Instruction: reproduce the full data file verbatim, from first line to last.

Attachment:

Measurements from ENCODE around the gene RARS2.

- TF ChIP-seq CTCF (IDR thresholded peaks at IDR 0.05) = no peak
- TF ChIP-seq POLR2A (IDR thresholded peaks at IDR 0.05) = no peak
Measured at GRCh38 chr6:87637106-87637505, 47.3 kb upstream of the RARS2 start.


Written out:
Measurements from ENCODE around the gene RARS2.

- TF ChIP-seq CTCF (IDR thresholded peaks at IDR 0.05) = no peak
- TF ChIP-seq POLR2A (IDR thresholded peaks at IDR 0.05) = no peak
Measured at GRCh38 chr6:87637106-87637505, 47.3 kb upstream of the RARS2 start.